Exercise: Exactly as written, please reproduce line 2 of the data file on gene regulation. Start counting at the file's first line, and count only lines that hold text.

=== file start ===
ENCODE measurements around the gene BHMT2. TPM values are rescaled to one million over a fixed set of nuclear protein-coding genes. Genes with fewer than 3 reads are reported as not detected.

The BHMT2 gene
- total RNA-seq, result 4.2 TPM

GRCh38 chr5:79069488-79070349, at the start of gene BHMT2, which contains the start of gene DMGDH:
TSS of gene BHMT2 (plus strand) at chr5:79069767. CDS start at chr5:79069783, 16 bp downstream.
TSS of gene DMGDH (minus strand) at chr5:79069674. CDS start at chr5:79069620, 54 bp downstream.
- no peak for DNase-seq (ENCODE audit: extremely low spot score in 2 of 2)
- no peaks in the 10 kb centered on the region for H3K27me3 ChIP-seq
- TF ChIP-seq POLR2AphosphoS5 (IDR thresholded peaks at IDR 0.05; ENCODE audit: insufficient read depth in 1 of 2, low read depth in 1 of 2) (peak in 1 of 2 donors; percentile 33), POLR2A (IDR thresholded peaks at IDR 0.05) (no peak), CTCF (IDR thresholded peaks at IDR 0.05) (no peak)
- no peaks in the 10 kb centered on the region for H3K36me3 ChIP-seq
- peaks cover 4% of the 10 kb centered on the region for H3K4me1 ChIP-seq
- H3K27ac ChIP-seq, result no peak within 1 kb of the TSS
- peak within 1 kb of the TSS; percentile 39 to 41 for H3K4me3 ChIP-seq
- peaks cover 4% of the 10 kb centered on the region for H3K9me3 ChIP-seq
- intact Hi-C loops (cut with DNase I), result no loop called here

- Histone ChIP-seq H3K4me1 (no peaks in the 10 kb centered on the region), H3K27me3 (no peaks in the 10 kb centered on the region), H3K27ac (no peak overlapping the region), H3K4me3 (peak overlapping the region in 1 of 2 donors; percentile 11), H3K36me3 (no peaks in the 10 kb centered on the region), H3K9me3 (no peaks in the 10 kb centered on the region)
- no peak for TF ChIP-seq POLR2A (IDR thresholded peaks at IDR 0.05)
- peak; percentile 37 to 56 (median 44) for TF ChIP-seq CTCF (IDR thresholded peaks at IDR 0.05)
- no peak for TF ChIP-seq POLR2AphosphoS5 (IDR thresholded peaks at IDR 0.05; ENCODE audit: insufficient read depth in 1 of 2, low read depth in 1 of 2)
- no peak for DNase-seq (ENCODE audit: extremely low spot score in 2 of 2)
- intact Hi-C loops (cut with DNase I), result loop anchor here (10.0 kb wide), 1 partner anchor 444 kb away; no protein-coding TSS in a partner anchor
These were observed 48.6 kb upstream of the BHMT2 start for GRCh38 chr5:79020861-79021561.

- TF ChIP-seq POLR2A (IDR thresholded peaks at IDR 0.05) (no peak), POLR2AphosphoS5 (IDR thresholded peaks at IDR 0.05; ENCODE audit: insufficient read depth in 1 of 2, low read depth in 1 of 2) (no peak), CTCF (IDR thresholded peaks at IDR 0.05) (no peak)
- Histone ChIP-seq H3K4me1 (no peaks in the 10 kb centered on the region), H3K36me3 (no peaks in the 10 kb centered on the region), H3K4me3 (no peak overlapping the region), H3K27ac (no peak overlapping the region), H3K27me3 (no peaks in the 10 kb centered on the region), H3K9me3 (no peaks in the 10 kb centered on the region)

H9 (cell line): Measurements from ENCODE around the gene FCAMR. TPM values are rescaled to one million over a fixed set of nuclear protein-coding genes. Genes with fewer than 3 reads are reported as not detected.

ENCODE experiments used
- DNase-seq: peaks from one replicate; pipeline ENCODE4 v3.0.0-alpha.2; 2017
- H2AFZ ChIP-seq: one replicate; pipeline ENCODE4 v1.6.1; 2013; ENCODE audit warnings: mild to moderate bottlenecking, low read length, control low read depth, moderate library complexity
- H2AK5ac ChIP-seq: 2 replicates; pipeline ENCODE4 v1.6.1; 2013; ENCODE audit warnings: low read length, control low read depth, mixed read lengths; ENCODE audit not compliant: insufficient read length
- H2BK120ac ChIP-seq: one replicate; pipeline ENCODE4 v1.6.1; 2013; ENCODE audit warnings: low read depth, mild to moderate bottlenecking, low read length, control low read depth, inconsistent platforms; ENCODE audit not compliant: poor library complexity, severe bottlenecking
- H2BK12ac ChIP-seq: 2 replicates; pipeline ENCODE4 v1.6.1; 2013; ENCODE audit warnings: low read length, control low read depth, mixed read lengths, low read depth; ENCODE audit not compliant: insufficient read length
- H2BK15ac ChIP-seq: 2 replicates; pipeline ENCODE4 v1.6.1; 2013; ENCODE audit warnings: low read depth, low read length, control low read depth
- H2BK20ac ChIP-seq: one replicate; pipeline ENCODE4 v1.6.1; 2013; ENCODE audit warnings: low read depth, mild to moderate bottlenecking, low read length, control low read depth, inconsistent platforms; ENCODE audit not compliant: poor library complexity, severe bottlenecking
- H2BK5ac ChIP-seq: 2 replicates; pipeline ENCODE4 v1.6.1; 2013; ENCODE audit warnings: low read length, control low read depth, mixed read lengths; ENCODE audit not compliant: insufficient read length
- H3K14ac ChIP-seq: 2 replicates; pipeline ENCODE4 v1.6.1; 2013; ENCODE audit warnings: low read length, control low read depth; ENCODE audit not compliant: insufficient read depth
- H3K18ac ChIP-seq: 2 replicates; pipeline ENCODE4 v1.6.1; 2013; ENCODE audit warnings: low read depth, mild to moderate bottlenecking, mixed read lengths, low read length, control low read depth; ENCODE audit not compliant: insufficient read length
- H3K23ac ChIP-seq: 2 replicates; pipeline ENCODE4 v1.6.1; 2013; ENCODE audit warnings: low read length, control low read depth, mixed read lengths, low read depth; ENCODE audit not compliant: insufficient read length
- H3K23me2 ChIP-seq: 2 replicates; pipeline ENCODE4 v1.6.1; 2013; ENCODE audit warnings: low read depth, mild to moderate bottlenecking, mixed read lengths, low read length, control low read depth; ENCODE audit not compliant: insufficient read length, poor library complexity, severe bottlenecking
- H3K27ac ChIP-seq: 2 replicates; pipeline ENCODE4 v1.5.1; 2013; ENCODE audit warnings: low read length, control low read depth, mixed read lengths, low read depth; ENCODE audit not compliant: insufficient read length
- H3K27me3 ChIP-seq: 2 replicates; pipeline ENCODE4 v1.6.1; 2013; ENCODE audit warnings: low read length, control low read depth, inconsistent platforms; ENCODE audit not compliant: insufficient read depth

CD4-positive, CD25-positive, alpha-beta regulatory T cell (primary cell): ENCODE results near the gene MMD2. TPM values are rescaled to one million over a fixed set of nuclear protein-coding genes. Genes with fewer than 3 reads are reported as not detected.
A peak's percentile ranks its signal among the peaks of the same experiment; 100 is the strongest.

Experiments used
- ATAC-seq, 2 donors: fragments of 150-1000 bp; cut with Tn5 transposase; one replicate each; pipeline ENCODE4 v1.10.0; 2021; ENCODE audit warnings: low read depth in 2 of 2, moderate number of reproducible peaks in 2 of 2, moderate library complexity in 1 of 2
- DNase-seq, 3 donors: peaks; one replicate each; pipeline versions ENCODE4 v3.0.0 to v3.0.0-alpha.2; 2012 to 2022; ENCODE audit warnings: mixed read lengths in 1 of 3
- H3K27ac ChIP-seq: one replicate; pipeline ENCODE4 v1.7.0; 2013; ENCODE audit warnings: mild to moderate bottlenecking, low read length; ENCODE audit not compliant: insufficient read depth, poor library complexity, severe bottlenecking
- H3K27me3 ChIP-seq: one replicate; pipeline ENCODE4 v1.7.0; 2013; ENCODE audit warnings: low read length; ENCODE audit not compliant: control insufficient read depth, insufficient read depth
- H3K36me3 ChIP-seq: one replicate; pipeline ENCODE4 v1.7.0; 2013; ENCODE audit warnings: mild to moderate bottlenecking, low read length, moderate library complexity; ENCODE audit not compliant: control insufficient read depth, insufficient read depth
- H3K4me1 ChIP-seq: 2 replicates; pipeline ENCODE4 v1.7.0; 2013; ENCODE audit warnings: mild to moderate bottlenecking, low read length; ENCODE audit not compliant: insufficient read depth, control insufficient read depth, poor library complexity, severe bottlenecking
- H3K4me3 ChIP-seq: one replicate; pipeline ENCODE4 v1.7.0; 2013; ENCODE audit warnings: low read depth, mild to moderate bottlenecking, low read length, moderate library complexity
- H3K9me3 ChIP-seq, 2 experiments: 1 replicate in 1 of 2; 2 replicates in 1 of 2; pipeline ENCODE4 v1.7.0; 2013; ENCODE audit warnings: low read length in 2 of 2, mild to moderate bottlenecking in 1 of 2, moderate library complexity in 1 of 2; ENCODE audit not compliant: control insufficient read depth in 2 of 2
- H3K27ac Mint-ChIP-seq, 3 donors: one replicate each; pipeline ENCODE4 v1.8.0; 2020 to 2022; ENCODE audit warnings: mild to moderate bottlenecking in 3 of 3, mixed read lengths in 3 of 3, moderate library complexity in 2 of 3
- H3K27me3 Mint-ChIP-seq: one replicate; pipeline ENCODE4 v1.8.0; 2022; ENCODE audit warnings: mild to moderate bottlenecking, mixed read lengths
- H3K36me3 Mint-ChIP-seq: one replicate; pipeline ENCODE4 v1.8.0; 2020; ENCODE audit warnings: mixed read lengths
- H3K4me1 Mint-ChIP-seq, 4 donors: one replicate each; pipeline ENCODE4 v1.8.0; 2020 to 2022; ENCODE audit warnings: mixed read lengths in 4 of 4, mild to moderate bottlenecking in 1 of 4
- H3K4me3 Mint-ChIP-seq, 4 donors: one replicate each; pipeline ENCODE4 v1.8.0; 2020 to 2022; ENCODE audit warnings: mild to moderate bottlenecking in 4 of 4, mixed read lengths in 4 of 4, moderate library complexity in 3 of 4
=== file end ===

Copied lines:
The BHMT2 gene